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__builtin's are a GCC mechanism for implementing intrinsics. Nothing to do with the C standard. 

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Was interested in a way without resorting to assembly

Well, you can see how good the optimizer is.  If one of the standard (shift or union based) byteswap methods compiles to the special instructions, then you're all set.

Otherwise... this is exactly when you should feel OK about using assembly.  You bury the definition of n2h and n2hl and such off in some CPU-specific file, and you never have to worry about it again.

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Ok going all out on this one

 

Test code:

 #define htonl(A) ((((uint32_t)(A) & 0xff000000) >> 24) | (((uint32_t)(A) & 0x00ff0000) >> 8) | (((uint32_t)(A) & 0x0000ff00) << 8) | (((uint32_t)(A) & 0x000000ff) << 24))

 volatile int32_t x = 0x0F;
 volatile int32_t y = htonl(x);
 volatile int32_t z = swap32(x);

 

Dissassembly - Optimize Most (-O3):

    volatile int32_t x = 0x0F;
8000A166  mov R8, 15   
8000A168  stdsp SP[0x12c], R8   
    volatile int32_t y = htonl(x);
8000A16A  lddsp R10, SP[0x12c]   
8000A16C  lddsp R9, SP[0x12c]   
8000A16E  lsr R10, 24   
8000A170  lddsp R8, SP[0x12c]   
8000A172  andh R9, 0x00ff, COH   
8000A176  lddsp R11, SP[0x12c]   
8000A178  or R10, R10, R11 << 24   
8000A17C  or R9, R10, R9 >> 8   
8000A180  andl R8, 0xff00, COH   
8000A184  or R8, R9, R8 << 8   
8000A188  stdsp SP[0x128], R8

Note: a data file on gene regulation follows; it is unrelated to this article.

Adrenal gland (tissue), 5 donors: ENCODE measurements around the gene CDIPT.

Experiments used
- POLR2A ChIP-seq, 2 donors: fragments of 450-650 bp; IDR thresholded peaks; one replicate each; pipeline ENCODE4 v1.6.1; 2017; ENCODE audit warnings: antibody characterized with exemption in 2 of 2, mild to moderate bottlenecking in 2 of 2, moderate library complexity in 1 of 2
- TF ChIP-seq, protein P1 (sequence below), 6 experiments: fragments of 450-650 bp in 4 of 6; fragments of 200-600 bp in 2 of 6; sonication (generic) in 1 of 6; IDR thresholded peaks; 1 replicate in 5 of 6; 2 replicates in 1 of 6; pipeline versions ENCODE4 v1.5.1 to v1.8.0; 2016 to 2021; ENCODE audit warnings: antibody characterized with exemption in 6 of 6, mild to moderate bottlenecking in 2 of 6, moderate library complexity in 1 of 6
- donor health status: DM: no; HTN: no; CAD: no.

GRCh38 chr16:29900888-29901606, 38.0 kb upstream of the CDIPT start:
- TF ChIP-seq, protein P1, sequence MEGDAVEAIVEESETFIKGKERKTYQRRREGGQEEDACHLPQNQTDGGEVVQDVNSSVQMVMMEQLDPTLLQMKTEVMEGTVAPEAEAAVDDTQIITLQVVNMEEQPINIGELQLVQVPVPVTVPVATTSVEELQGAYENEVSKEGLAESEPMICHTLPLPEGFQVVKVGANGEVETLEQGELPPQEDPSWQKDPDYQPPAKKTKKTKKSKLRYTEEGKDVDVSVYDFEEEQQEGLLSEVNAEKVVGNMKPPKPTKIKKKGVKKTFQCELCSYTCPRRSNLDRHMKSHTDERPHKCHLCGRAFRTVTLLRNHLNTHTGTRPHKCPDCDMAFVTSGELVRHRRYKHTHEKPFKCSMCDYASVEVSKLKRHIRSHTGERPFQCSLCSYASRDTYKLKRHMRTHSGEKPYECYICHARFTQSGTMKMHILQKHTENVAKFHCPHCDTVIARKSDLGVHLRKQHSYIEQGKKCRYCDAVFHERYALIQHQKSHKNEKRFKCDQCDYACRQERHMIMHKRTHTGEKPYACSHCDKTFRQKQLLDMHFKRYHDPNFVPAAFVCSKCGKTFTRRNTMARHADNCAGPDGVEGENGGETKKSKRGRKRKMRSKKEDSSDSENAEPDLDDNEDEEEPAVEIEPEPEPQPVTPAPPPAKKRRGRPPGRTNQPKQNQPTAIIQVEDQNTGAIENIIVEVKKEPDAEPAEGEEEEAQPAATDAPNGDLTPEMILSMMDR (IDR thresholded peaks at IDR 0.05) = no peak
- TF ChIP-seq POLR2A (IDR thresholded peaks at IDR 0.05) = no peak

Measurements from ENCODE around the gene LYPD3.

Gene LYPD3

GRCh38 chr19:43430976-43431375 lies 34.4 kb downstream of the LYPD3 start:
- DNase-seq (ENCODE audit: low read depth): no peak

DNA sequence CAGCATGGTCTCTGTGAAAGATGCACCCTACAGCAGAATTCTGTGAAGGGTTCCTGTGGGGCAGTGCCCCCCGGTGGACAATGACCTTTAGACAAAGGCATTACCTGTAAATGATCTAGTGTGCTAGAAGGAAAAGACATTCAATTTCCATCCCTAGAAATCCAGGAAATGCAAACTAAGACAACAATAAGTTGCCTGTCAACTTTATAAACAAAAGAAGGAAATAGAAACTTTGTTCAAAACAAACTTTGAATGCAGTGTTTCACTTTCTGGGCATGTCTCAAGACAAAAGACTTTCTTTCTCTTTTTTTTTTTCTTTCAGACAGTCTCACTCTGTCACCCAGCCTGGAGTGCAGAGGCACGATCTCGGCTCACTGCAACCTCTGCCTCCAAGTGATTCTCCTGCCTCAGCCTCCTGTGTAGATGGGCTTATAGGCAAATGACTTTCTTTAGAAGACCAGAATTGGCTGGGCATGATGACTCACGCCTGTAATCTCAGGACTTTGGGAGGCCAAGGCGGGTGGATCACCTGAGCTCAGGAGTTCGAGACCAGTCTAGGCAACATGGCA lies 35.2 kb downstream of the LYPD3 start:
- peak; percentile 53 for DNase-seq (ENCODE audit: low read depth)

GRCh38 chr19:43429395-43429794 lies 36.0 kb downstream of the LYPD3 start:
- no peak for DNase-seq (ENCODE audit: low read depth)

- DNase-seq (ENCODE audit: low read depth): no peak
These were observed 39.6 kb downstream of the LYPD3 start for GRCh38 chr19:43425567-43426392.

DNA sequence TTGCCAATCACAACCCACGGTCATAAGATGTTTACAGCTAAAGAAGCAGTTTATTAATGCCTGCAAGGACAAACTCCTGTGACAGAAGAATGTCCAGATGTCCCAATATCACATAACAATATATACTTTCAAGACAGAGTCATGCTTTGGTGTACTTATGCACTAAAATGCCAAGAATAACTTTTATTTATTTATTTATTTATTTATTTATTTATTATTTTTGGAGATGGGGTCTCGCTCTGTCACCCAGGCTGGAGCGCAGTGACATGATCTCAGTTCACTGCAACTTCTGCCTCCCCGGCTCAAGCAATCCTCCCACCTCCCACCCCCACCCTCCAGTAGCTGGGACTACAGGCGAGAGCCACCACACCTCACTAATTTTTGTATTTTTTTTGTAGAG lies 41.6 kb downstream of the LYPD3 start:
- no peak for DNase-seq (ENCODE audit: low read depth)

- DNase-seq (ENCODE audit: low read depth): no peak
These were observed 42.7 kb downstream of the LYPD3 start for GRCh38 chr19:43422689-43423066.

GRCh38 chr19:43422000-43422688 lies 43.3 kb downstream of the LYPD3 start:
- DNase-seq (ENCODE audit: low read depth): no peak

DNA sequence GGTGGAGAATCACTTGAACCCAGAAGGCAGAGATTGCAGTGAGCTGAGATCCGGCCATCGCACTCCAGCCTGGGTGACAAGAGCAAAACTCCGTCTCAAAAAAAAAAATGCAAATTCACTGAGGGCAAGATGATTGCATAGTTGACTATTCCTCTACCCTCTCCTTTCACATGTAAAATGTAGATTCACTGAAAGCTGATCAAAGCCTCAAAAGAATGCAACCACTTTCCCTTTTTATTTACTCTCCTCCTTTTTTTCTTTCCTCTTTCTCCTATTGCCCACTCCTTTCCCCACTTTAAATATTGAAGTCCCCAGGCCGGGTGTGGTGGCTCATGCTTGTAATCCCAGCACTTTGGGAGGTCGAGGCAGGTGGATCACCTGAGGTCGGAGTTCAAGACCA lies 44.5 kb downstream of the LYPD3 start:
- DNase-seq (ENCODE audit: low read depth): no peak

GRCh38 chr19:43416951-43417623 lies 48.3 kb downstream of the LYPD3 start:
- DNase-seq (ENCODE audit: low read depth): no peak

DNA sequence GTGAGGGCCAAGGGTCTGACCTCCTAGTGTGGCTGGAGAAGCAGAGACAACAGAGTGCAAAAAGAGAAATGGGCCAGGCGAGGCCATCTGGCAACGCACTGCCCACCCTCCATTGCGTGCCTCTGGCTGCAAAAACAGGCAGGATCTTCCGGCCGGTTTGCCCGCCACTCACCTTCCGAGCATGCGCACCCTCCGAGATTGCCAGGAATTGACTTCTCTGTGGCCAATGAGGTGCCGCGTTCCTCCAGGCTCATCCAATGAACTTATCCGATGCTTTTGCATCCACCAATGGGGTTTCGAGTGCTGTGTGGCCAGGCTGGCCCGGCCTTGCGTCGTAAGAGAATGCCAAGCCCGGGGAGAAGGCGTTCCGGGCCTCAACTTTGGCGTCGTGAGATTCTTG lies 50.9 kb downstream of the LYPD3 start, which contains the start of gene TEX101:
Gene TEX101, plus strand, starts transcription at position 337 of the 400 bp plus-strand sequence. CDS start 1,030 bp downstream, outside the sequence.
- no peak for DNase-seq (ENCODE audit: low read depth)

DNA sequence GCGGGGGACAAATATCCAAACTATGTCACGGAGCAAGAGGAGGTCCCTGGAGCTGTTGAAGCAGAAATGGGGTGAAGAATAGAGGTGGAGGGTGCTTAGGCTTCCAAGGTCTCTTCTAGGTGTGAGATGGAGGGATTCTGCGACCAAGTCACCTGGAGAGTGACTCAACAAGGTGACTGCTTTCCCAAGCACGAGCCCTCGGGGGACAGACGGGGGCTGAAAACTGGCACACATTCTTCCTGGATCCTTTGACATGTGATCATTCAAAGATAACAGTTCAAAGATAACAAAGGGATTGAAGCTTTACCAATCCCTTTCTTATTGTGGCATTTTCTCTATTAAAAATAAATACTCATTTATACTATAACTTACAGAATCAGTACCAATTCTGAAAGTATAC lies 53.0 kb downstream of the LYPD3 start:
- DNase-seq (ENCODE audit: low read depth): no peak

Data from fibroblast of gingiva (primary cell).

volatile int32_t z = swap32(x);
8000A18A  lddsp R9, SP[0x12c]   
8000A18C  swap.b R9   
8000A18E  sub R8, R6, -5640   
8000A192  stdsp SP[0x124], R9   

 

Not quite what I was expecting but definitely an improvement

 

 

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savman wrote:
doesn't appear to be any C/C++ standard.

That's right; there isn't - which is why we have htons(), compiler intrinsics, etc.

Last Edited: Sat. Dec 31, 2016 - 01:28 PM
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I am starting to think my implementation of htons is wrong.

What htons should do depends on the endian of the host and network.

if the host and network endian are the same then no swap

if the host and network endian are different then swap

 

For example if I was to recompile my UC3 code for Atmega I would expect one to swap and the other not to

 

Question is though is there a standard way to identify the endianness of the host like a define or something?

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I am starting to think my implementation of htons is wrong.

What htons should do depends on the endian of the host and network.

 

Question is though is there a standard way to identify the endianness of the host like a define or something?

 

Ah.  Yes, this is a substantial problem.  You're right and ntoXXX should be processor-dependent.   When we all said "use h2ns()", we were referring to the typical problem where you do WANT it to be processor-dependent.  If you want an explicit byteswap operation for some other reason, you shouldn't use h2ns.

 

It's a common problem, and bites the best of us.  At one time, <big networking company> (it was smaller then) has both hton() and h2n() macros, one of which was unconditional and one conditional.  And neither was used anywhere near as often as was needed to make the code actually run on either endianess CPU. (because the original codebase was written on a big-ending processor.)  It gets especially annoying when you have the occasional little-endian network protocol :-(